Archive for the 'Holidays' Category
President Barack Obama sent a message to Donald Trump on Wednesday in a statement marking the end of Ramadan, calling on Americans to renew their commitment to protecting Muslim Americans against bigotry and xenophobia.
Obama seems to want to teach Americans to like Islam whether they want to or not.
Nancy Reagan famously said “Kinder than who?” in response to GHW Bush’s “kinder, gentler nation” remark in his 1988 RNC acceptance speech. In Obama’s case we might ask, “Bigotry and xenophobia” from whom? That’s a rhetorical question, BTW.
(Via The Right Coast.)
For the 4th of July of 2014, Cassandra had an excellent post: Independence in an Age of Cynicism. I recommend the entire post and all the links; read especially the third linked essay, which Cass wrote in 2008: Why I Am Patriotic: a Love Letter to America.
For the last several years, on July 4th I’ve posted an excerpt from Stephen Vincent Benet’s poem Listen to the People. The title I’ve used for these posts prior to 2013 was It Shall Be Sustained, which is from the last line of Benet’s poem.
This is Independence Day,
Fourth of July, the day we mean to keep,
Whatever happens and whatever falls
Out of a sky grown strange;
This is firecracker day for sunburnt kids,
The day of the parade,
Slambanging down the street.
Listen to the parade!
There’s J. K. Burney’s float,
Red-white-and-blue crepe-paper on the wheels,
The Fire Department and the local Grange,
There are the pretty girls with their hair curled
Who represent the Thirteen Colonies,
The Spirit of East Greenwich, Betsy Ross,
Democracy, or just some pretty girls.
There are the veterans and the Legion Post
(Their feet are going to hurt when they get home),
The band, the flag, the band, the usual crowd,
Good-humored, watching, hot,
Silent a second as the flag goes by,
Kidding the local cop and eating popsicles,
Jack Brown and Rosie Shapiro and Dan Shay,
Paul Bunchick and the Greek who runs the Greek’s,
The black-eyed children out of Sicily,
The girls who giggle and the boys who push,
All of them there and all of them a nation.
There’ll be ice-cream and fireworks and a speech
By somebody the Honorable Who,
The lovers will pair off in the kind dark
And Tessie Jones, our honor-graduate,
Will read the declaration.
That’s how it is. It’s always been that way.
That’s our Fourth of July, through war and peace,
That’s our fourth of July.
And a lean farmer on a stony farm
Came home from mowing, buttoned up his shirt
And walked ten miles to town.
Musket in hand.
He didn’t know the sky was falling down
And, it may be, he didn’t know so much.
But people oughtn’t to be pushed around
By kings or any such.
A workman in the city dropped his tools.
An ordinary, small-town kind of man
Found himself standing in the April sun,
One of a ragged line
Against the skilled professionals of war,
The matchless infantry who could not fail,
Not for the profit, not to conquer worlds,
Not for the pomp or the heroic tale
But first, and principally, since he was sore.
They could do things in quite a lot of places.
They shouldn’t do them here, in Lexington.
He looked around and saw his neighbors’ faces
The poem is very long, and is worth reading in full. The full text was published in Life Magazine; it is online here. The Life text may be a little difficult to read; I posted an excerpt which is considerably longer than the above here.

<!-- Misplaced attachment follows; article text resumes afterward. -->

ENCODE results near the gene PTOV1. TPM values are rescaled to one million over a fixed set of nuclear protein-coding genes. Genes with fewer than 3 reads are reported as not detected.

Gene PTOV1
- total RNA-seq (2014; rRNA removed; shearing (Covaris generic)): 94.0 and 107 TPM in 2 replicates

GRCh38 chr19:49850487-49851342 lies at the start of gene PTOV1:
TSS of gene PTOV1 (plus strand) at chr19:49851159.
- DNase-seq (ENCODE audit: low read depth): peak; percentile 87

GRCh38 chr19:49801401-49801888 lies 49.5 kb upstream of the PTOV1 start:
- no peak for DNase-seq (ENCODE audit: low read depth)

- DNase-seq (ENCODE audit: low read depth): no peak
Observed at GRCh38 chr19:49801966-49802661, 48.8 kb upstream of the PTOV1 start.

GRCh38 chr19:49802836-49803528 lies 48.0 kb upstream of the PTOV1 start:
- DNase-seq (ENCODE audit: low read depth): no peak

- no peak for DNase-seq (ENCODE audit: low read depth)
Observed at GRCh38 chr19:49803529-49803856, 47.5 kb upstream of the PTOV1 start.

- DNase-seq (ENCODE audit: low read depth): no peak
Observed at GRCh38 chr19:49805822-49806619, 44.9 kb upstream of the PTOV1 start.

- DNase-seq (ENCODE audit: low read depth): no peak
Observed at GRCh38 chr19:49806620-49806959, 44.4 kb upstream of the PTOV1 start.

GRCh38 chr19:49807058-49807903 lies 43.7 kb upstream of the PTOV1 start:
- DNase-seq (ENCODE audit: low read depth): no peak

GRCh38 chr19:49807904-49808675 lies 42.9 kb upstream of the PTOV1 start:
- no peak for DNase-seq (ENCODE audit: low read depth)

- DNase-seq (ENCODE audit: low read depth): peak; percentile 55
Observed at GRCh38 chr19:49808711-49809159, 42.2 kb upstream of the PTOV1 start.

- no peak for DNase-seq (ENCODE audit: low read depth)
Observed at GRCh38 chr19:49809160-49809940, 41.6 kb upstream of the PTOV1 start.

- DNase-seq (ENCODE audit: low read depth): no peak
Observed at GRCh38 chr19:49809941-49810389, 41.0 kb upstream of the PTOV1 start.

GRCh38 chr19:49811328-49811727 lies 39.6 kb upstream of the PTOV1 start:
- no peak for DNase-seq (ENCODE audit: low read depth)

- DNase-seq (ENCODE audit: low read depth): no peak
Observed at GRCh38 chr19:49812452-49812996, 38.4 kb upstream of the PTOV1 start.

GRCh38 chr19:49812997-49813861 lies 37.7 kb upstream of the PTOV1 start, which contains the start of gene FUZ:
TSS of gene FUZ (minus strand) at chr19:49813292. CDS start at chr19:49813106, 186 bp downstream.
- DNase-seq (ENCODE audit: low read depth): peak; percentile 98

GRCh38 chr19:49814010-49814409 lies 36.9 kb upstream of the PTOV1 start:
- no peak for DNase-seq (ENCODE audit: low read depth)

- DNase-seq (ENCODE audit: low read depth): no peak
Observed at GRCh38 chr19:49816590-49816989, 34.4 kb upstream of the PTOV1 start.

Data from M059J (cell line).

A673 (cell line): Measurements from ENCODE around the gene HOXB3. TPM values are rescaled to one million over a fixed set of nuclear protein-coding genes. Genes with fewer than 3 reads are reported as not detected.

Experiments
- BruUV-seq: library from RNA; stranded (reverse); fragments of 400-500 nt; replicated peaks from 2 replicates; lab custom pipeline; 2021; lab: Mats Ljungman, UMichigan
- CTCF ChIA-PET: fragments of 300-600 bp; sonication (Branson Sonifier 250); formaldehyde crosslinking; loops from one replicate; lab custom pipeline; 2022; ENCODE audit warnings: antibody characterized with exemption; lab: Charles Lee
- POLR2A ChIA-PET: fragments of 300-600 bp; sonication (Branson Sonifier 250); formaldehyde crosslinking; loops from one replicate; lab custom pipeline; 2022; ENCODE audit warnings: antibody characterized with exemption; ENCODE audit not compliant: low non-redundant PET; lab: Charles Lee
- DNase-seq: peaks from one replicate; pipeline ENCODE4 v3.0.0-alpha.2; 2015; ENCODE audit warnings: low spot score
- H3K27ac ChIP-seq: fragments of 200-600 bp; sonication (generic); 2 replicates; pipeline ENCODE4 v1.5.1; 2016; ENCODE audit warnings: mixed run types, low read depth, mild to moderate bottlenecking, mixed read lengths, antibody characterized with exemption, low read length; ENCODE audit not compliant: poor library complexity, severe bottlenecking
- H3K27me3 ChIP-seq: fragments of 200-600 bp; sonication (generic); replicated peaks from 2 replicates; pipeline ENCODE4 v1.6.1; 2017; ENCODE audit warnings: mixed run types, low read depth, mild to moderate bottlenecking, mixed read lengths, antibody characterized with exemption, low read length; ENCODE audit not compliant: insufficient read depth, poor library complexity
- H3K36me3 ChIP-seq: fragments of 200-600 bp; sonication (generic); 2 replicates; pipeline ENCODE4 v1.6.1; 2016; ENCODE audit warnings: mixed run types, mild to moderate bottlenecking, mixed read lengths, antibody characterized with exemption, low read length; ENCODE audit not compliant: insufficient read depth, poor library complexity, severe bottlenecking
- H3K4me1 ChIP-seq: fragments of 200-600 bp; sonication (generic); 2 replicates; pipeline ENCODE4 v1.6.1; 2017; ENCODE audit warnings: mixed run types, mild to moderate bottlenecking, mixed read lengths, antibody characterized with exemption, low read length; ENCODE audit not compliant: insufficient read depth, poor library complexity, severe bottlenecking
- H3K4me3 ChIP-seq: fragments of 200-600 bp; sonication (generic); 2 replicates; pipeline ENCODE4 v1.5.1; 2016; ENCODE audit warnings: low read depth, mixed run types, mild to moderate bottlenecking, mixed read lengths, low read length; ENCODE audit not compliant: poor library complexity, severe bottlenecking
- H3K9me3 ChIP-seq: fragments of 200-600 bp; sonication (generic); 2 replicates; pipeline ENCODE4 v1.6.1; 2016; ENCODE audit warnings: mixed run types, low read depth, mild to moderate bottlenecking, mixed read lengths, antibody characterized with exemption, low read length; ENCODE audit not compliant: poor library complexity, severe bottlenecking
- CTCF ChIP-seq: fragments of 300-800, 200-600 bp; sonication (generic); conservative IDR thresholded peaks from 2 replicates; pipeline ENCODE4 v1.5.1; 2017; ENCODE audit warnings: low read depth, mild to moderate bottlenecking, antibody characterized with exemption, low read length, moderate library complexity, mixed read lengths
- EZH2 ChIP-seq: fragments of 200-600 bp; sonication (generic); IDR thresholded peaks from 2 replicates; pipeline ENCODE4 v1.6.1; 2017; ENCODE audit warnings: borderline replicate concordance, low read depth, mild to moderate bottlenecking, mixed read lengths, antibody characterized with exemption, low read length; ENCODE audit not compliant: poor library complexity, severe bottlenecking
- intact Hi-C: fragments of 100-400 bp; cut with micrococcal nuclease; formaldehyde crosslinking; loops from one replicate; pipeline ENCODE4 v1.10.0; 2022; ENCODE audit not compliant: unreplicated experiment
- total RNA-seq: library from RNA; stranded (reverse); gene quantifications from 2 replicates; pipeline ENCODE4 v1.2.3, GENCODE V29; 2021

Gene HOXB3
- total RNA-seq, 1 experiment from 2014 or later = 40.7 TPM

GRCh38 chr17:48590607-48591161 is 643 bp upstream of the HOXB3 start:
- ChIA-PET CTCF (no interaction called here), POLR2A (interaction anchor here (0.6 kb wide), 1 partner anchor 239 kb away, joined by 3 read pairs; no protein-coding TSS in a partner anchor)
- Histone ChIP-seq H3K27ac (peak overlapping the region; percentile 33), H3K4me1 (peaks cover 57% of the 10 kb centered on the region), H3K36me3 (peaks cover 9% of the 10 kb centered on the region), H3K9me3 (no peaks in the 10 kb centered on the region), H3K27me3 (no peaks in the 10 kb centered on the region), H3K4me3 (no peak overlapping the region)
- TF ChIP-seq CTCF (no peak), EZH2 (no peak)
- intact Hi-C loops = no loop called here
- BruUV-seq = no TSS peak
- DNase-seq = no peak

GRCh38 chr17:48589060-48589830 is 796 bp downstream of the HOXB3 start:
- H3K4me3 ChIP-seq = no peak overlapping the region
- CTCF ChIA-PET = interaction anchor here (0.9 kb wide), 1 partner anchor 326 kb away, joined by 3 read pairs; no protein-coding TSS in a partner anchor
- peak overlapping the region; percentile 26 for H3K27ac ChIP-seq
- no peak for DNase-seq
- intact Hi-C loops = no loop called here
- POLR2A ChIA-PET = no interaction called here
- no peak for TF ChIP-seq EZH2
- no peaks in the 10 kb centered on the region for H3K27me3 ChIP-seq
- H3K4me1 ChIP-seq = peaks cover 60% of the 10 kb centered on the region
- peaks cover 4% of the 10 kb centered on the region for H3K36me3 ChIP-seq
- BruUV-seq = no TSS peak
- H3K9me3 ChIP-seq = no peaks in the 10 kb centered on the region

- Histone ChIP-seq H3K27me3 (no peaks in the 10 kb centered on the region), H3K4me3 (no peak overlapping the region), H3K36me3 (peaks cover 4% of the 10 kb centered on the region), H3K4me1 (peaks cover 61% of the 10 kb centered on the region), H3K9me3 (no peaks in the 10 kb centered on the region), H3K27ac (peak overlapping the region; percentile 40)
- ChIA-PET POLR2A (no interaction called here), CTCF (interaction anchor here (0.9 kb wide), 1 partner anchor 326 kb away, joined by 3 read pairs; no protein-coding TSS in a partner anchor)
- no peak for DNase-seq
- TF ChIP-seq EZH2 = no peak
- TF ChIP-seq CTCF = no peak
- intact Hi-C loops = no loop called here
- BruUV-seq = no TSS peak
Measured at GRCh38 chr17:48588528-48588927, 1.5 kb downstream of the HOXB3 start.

Benet’s poem ends with these words:
We made it and we make it and it’s ours
We shall maintain it. It shall be sustained
But shall it?
A powerful and beautifully-done music video: The war was in color
Neptunus Lex: We remember them
Also from Lex: A memorial day message from 2004
Update: Bookworm’s Memorial Day essay for this year is up at her site
(A brief account of Memorial Day in Luna city, from the Second Chronicle of Luna City, which we brought out at the beginning of May, in response to a chorus of pleading from readers who want to know how the cliffhanger at the end of the first Chronicle was resolved.)
Luna City is well-equipped with military veterans, as are many small towns in fly-over country – especially the old South. The draft is only somewhat responsible for this. After all, it was ended formally more than four decades past. But the habit and tradition of volunteering for military service continues down to this very day, with the result that veterans of various services and eras are thick on the ground in Luna City – while a good few continue as reservists. There are not very many pensioned retirees, though; Clovis Walcott is one of those few, having made a solid Army career in the Corps of Engineers, and then in the same capacity as a Reservist. He is the exception; Lunaites mostly have served a single hitch or two, or for the duration of a wartime mobilization. They come home, pick up those threads of the life they put aside, or weave together the tapestry of a new one. What they did when they were in the military most usually lies lightly on them, sometimes only as skin-deep as a tattoo … and sometimes as deep as a scar.
Read the rest of this entry »
Posted by Nathaniel T. Lauterbach on 27th May 2016 (All posts by Nathaniel T. Lauterbach)
Today I drove through the gate at the nearby Marine Corps base. The young Lance Corporal who was faithfully executing his General Orders at the gate checked my ID card, saluted smartly, and wished me a “happy holiday weekend.” I’m not sure I can have that, frankly, for the similar reason that a devout Christian may think it strange to be wished a “Happy Easter.” It just doesn’t make sense when you examine what those holidays are about.